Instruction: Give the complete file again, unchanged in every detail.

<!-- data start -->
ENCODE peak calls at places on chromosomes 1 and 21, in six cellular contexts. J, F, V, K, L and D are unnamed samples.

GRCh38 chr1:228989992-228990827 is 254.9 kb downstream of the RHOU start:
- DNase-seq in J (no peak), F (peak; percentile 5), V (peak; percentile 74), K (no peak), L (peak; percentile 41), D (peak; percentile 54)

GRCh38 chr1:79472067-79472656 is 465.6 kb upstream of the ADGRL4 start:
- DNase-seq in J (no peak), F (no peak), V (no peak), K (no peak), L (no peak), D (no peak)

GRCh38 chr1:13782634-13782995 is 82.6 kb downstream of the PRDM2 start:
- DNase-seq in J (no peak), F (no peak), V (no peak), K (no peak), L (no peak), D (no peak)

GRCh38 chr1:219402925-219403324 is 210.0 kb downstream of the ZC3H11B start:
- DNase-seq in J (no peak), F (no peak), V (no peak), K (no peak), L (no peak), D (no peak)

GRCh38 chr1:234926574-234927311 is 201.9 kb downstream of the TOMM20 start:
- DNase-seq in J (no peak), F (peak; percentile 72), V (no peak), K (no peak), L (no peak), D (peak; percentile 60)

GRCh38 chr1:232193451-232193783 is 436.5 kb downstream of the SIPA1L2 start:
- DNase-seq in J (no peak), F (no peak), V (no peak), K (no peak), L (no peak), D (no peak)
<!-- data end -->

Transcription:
ENCODE peak calls at places on chromosomes 1 and 21, in six cellular contexts. J, F, V, K, L and D are unnamed samples.

GRCh38 chr1:228989992-228990827 is 254.9 kb downstream of the RHOU start:
- DNase-seq in J (no peak), F (peak; percentile 5), V (peak; percentile 74), K (no peak), L (peak; percentile 41), D (peak; percentile 54)

GRCh38 chr1:79472067-79472656 is 465.6 kb upstream of the ADGRL4 start:
- DNase-seq in J (no peak), F (no peak), V (no peak), K (no peak), L (no peak), D (no peak)

GRCh38 chr1:13782634-13782995 is 82.6 kb downstream of the PRDM2 start:
- DNase-seq in J (no peak), F (no peak), V (no peak), K (no peak), L (no peak), D (no peak)

GRCh38 chr1:219402925-219403324 is 210.0 kb downstream of the ZC3H11B start:
- DNase-seq in J (no peak), F (no peak), V (no peak), K (no peak), L (no peak), D (no peak)

GRCh38 chr1:234926574-234927311 is 201.9 kb downstream of the TOMM20 start:
- DNase-seq in J (no peak), F (peak; percentile 72), V (no peak), K (no peak), L (no peak), D (peak; percentile 60)

GRCh38 chr1:232193451-232193783 is 436.5 kb downstream of the SIPA1L2 start:
- DNase-seq in J (no peak), F (no peak), V (no peak), K (no peak), L (no peak), D (no peak)